Objective—To compare expression of tartrate-resistant
acid phosphatase (TRAP) and cathepsin K and
histologic changes in canine cranial cruciate ligaments
(CCLs) and human anterior cruciate ligaments (ACLs).
Study Population—Sections of cruciate ligaments
from 15 dogs with ruptured CCLs, 8 aged dogs with
intact CCLs, 14 human beings with ruptured ACLs,
and 11 aged human beings with intact ACLs.
Procedure—The CCLs and ACLs were evaluated histologically,
and cells containing TRAP and cathepsin K
were identified histochemically and immunohistochemically,
Results—The proportion of ruptured CCLs that contained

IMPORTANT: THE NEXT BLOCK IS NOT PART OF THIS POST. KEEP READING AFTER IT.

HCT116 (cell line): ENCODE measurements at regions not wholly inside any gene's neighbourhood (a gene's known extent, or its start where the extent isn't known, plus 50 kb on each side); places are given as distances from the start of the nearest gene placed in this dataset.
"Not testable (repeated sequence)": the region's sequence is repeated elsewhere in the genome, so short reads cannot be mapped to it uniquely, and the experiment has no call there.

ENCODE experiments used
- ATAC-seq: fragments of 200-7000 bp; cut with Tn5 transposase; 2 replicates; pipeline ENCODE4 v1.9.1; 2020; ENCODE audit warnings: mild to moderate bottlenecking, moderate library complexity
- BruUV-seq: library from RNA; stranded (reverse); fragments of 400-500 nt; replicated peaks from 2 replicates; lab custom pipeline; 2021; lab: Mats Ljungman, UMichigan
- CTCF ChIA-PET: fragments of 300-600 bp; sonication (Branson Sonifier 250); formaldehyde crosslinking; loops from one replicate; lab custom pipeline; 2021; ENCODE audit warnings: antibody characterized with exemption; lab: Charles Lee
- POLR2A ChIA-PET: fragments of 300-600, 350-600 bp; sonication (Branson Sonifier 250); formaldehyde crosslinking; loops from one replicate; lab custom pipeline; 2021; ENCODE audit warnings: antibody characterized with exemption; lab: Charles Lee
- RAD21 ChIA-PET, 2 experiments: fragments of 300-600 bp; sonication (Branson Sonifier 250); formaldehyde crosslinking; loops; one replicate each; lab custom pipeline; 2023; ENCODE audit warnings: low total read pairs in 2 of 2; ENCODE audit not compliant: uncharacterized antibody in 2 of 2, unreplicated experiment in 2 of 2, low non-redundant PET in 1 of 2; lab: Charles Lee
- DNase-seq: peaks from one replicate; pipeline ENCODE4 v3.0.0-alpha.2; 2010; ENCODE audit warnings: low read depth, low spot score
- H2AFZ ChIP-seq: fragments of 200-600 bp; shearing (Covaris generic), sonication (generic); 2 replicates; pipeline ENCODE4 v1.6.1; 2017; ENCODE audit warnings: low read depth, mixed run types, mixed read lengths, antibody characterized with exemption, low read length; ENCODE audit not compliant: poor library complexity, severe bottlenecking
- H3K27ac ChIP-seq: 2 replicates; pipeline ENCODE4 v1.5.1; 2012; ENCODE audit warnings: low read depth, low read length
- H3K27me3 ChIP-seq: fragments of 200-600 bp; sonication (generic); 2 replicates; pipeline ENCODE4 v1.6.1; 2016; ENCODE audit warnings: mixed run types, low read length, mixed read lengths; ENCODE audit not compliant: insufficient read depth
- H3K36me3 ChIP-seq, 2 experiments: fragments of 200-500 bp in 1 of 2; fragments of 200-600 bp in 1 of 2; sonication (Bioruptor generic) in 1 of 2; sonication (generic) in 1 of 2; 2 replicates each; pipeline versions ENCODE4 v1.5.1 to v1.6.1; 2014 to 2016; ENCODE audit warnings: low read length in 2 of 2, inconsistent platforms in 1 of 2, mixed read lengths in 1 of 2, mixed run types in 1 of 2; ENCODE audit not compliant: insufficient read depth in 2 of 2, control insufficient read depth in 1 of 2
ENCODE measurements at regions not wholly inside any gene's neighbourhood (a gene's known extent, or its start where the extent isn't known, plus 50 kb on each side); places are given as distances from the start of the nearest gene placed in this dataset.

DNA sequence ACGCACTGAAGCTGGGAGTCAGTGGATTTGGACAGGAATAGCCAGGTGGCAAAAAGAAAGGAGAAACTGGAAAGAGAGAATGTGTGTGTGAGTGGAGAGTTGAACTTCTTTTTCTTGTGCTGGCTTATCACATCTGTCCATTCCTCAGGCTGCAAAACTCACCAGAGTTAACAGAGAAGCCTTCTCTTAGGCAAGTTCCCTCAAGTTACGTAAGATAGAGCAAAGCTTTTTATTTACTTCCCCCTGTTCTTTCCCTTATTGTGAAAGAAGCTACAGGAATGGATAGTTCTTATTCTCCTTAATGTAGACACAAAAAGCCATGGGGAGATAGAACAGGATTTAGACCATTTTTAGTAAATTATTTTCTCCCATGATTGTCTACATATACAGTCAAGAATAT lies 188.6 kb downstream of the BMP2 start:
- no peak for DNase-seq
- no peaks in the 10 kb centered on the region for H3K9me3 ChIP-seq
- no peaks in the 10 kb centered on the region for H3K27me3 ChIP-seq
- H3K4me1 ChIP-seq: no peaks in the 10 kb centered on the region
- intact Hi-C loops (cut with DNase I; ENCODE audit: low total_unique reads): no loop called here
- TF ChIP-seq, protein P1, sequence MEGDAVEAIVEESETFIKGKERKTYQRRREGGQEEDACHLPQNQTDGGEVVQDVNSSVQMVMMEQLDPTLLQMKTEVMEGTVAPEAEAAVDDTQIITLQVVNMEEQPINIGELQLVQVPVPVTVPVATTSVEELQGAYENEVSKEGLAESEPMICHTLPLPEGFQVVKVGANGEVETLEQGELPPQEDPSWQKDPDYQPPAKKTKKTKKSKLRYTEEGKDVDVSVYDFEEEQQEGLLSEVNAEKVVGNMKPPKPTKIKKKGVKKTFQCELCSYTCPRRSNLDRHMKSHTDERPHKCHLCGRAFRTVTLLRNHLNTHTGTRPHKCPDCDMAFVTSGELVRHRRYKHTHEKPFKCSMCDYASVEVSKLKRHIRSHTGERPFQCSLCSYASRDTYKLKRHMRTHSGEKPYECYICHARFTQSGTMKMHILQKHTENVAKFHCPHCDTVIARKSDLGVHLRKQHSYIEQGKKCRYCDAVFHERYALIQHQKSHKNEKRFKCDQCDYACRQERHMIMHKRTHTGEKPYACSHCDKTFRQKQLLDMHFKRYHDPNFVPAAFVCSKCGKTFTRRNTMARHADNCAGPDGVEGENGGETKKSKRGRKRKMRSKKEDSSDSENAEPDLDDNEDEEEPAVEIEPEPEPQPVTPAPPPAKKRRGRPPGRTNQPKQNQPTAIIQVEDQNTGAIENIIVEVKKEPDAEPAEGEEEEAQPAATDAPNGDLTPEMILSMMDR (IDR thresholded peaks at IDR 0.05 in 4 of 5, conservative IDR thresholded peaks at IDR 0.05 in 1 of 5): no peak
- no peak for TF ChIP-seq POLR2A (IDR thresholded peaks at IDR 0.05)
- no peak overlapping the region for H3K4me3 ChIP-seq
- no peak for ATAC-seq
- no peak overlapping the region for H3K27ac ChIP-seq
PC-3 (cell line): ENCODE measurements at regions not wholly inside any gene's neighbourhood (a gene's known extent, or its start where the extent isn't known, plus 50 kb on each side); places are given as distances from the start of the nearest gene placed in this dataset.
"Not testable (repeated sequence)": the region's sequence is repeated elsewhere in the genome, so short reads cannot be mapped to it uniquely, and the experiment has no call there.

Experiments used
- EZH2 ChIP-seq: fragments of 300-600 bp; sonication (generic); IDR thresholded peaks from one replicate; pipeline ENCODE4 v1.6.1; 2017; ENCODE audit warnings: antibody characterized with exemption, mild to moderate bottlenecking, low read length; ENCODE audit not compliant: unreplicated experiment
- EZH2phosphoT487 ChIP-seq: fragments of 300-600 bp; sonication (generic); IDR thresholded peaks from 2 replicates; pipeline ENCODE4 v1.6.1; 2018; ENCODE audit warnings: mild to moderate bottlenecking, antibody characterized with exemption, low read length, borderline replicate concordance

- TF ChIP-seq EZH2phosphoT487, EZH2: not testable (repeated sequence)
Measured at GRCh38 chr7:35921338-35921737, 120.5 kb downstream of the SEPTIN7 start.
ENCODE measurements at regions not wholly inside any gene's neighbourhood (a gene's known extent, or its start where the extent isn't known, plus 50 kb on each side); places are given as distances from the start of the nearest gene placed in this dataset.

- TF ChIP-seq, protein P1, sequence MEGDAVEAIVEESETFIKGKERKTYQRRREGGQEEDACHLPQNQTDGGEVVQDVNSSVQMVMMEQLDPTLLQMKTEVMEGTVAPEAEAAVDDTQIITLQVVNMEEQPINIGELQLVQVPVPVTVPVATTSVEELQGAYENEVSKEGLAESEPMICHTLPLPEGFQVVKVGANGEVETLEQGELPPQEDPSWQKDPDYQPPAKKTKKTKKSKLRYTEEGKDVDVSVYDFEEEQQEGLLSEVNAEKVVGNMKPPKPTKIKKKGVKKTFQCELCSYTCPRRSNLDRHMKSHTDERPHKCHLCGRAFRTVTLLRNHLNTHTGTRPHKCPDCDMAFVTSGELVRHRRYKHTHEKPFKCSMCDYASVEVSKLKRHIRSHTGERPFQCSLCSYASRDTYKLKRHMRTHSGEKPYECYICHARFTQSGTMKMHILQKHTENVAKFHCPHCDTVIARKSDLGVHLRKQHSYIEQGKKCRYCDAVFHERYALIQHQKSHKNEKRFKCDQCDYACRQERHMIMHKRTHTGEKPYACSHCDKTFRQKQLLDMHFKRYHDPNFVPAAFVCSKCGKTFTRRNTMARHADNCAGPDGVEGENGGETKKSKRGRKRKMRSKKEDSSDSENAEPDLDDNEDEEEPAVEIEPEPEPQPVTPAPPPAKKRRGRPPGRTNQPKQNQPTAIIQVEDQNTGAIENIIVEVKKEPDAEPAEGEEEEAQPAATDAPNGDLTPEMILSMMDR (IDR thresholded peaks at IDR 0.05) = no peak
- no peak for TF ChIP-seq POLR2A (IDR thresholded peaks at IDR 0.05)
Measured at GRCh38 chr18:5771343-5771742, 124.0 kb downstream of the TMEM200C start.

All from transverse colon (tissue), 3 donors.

TRAP+ cells was significantly higher than the
proportion of intact ACLs that did but similar to proportions
of intact CCLs and ruptured ACLs that did.
The proportion of ruptured CCLs that contained
cathepsin K+ cells was significantly increased, compared
with all other groups. Numbers of TRAP+ and
cathepsin K+ cells were significantly increased in ruptured
CCLs, compared with intact ACLs. The presence
of TRAP+ cells was correlated with inflammatory
changes, which were most prominent in ruptured
Conclusion and Clinical Relevance—Results suggest
that synovial macrophage-like cells that produce
TRAP are an important feature of the inflammation
associated with CCL rupture in dogs. Identification of
TRAP and cathepsin K in intact CCLs and ACLs from
aged dogs suggests that these enzymes have a functional
role in cruciate ligament remodeling and repair.
We hypothesize that recruitment and activation of
TRAP+ macrophage-like cells into the stifle joint synovium
and CCL epiligament are critical features of the
inflammatory arthritis that promotes progressive